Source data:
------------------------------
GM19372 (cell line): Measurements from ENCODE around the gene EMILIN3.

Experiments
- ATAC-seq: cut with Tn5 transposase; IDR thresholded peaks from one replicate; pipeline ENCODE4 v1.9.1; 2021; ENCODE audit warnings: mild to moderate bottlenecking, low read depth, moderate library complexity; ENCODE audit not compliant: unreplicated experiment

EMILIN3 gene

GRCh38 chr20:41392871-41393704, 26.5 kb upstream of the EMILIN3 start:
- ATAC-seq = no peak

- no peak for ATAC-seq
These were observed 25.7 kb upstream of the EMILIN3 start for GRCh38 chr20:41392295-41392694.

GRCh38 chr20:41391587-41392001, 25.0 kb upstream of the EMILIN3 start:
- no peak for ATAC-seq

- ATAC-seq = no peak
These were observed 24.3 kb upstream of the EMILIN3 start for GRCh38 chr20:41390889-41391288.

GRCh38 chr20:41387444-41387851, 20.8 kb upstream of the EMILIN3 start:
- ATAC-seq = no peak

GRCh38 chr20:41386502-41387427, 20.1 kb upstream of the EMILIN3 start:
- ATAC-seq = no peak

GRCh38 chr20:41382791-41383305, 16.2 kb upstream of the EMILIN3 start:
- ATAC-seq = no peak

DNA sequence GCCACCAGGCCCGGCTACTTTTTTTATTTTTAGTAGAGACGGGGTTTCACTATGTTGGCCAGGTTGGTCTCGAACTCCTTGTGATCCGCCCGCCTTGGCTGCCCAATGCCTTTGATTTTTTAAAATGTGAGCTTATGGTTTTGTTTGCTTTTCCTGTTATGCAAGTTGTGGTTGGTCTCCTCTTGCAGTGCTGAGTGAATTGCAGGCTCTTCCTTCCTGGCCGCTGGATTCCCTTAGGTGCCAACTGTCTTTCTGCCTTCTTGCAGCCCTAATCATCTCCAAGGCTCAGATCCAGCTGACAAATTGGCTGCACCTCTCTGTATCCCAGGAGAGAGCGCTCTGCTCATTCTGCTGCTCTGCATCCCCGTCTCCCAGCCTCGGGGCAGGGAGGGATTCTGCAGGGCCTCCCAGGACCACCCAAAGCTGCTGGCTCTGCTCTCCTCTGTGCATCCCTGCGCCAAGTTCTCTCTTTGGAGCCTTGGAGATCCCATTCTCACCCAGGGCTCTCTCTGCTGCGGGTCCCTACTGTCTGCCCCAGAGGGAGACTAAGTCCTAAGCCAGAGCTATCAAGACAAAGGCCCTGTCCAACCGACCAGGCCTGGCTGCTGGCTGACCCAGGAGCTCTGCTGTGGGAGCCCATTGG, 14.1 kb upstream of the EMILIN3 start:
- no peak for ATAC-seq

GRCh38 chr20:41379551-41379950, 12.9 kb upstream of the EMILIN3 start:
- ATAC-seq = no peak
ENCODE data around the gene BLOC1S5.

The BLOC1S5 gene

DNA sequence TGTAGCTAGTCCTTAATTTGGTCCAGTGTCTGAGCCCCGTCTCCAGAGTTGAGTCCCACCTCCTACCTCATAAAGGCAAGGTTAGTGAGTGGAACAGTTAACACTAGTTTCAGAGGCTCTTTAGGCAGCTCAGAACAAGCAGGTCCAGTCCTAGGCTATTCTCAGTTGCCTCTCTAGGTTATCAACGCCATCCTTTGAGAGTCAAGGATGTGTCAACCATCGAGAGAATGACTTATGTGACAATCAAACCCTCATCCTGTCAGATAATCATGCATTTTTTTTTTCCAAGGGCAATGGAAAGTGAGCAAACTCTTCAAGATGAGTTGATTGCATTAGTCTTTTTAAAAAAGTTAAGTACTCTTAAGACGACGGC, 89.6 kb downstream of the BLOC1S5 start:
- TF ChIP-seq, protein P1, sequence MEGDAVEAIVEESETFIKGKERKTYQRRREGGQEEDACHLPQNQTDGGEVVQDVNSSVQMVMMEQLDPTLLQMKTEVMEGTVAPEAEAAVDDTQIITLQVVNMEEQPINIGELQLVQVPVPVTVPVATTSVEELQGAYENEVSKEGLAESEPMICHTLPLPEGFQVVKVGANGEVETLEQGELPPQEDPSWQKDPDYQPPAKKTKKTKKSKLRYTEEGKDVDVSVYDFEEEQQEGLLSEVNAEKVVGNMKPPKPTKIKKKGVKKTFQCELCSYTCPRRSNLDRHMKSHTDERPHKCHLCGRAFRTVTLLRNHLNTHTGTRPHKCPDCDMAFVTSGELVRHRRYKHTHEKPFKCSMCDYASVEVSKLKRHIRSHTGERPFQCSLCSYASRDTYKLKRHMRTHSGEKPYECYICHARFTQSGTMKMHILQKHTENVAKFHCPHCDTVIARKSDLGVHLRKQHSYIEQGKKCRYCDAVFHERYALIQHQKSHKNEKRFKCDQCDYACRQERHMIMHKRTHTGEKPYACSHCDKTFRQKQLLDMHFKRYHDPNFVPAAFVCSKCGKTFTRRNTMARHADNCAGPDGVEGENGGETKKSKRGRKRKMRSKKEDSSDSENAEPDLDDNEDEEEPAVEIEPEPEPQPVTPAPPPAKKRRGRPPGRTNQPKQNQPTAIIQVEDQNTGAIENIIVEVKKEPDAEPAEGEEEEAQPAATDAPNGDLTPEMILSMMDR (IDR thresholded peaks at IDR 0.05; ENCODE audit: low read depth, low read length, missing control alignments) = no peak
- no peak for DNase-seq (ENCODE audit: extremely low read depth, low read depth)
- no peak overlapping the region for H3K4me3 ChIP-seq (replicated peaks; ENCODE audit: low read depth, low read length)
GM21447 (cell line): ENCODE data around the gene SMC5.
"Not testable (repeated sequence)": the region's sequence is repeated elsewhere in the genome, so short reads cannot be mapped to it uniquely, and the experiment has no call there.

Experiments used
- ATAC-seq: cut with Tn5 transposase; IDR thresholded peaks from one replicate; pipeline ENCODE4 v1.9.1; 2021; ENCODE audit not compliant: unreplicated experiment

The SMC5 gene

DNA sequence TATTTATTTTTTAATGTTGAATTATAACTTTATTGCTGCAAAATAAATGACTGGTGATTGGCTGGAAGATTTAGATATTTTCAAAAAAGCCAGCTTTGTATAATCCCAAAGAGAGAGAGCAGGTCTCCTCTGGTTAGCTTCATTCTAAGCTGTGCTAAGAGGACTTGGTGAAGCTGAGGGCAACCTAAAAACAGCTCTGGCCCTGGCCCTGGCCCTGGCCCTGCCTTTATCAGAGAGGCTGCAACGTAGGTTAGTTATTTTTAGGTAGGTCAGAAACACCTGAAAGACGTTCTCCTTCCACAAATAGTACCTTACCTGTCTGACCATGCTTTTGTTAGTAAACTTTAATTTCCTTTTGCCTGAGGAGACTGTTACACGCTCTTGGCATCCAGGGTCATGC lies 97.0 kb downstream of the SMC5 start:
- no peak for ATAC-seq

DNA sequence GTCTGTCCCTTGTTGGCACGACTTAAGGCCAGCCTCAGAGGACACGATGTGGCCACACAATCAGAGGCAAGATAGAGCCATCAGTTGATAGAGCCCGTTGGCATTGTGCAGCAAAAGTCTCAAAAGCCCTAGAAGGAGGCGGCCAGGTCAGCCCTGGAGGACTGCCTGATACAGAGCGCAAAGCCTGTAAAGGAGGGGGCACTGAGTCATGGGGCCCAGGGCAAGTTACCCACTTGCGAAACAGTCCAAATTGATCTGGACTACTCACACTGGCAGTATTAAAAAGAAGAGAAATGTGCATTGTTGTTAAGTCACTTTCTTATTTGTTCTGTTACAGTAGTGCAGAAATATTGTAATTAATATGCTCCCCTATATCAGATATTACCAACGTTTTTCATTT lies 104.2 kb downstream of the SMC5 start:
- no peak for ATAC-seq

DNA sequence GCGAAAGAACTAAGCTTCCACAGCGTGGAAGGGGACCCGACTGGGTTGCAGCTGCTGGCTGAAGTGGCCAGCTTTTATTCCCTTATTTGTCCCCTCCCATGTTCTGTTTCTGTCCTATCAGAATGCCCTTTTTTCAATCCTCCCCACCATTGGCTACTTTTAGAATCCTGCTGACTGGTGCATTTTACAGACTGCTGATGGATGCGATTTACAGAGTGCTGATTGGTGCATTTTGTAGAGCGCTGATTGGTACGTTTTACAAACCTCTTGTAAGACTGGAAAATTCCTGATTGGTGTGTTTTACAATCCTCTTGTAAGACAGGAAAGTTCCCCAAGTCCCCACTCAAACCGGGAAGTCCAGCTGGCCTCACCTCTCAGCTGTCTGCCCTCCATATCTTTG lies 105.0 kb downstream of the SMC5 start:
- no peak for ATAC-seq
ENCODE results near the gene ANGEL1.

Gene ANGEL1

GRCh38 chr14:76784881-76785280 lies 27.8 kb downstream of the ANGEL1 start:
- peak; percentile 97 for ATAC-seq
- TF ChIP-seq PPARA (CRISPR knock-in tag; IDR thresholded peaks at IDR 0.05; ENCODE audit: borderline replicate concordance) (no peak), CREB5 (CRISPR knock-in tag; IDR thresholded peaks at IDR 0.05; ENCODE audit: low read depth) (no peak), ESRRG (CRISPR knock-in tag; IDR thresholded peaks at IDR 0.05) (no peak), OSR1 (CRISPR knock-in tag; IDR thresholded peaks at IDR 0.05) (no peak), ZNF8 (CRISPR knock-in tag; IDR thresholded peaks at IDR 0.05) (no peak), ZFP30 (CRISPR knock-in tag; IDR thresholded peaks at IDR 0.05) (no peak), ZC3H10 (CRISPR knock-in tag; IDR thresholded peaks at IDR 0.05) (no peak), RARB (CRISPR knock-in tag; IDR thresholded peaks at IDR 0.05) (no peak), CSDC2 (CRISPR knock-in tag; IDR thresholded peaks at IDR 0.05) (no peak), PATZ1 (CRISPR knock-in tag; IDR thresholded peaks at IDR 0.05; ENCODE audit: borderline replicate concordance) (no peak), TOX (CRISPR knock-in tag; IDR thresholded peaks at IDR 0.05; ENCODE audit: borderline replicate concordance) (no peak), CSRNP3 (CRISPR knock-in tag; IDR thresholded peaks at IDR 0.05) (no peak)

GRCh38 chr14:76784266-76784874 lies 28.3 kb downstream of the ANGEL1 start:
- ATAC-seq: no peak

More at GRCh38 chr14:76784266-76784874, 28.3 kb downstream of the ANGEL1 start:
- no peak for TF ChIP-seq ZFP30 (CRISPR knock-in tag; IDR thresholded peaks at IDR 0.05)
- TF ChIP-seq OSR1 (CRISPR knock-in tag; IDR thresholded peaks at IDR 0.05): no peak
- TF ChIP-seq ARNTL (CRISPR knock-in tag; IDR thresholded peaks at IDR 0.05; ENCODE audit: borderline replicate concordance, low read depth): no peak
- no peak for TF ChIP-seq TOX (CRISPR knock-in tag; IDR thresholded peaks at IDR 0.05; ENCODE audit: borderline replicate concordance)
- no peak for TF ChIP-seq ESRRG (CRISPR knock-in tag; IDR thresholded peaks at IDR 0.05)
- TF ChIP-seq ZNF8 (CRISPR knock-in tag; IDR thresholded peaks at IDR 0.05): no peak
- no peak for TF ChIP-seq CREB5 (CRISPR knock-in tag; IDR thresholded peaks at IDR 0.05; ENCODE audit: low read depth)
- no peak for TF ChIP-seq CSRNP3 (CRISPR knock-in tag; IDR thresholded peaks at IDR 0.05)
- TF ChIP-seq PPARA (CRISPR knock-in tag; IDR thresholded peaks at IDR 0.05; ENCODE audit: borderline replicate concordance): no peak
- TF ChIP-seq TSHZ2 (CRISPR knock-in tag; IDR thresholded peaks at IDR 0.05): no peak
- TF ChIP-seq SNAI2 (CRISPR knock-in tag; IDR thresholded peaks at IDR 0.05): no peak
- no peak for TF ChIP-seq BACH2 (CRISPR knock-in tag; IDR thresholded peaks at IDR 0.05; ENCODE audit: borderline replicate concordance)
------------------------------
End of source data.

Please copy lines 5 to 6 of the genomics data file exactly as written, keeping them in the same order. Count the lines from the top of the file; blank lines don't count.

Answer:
GRCh38 chr20:41392871-41393704, 26.5 kb upstream of the EMILIN3 start:
- ATAC-seq = no peak